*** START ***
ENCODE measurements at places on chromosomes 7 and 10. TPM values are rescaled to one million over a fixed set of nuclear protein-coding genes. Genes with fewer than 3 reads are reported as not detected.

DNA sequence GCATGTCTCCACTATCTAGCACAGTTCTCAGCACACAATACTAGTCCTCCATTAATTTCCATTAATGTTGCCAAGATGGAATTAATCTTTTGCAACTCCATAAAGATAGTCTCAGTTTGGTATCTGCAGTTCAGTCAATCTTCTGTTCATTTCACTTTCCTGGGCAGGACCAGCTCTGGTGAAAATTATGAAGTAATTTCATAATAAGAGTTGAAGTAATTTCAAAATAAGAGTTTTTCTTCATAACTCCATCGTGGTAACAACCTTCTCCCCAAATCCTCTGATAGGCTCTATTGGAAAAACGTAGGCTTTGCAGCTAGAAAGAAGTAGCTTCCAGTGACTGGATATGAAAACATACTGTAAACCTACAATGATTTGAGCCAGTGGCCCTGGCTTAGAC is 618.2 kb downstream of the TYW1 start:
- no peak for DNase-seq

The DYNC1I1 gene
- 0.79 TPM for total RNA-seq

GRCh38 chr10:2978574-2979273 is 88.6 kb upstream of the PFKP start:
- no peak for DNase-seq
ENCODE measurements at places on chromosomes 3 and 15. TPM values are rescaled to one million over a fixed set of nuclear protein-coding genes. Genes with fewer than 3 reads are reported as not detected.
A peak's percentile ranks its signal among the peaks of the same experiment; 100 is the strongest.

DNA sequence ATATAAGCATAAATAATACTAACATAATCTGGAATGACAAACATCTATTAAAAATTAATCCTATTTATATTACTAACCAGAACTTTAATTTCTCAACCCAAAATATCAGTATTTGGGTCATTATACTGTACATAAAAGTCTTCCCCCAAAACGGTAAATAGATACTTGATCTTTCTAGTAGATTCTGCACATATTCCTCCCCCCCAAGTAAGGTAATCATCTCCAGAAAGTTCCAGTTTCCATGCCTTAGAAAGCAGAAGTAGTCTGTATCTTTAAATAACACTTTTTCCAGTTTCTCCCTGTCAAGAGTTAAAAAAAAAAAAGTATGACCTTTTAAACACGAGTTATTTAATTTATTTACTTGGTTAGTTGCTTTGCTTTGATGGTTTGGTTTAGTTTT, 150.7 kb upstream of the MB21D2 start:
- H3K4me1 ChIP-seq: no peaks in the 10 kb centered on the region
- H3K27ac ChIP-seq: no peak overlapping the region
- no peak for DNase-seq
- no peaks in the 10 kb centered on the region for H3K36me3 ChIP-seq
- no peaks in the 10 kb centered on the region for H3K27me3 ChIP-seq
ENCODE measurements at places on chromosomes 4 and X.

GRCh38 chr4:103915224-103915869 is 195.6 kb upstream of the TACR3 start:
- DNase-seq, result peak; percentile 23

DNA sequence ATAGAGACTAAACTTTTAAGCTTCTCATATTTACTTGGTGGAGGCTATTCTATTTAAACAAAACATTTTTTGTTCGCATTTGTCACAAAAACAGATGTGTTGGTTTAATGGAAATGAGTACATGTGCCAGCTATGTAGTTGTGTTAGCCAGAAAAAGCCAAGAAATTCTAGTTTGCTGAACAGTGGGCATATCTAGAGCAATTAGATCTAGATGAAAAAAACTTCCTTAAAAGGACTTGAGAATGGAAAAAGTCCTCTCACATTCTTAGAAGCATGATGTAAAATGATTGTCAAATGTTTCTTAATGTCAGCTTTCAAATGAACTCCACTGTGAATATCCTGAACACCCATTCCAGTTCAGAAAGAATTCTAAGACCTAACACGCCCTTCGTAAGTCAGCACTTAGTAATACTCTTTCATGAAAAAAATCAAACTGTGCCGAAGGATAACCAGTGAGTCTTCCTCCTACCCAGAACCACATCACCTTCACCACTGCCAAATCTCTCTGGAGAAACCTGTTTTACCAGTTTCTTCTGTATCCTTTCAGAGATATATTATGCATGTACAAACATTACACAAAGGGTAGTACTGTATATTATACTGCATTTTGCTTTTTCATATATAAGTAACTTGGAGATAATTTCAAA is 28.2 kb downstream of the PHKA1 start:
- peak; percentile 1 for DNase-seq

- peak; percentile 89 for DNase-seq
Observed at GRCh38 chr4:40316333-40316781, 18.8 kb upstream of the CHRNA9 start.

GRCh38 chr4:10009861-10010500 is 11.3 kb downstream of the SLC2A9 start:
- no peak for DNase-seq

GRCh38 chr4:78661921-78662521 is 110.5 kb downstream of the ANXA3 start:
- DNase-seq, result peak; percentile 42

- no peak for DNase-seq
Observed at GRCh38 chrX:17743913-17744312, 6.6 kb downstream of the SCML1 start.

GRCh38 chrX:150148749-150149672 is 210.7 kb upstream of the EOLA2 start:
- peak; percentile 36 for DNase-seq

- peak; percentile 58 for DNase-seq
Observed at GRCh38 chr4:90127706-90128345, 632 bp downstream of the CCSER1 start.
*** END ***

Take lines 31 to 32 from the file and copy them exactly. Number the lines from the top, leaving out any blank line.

- peak; percentile 58 for DNase-seq
Observed at GRCh38 chr4:90127706-90128345, 632 bp downstream of the CCSER1 start.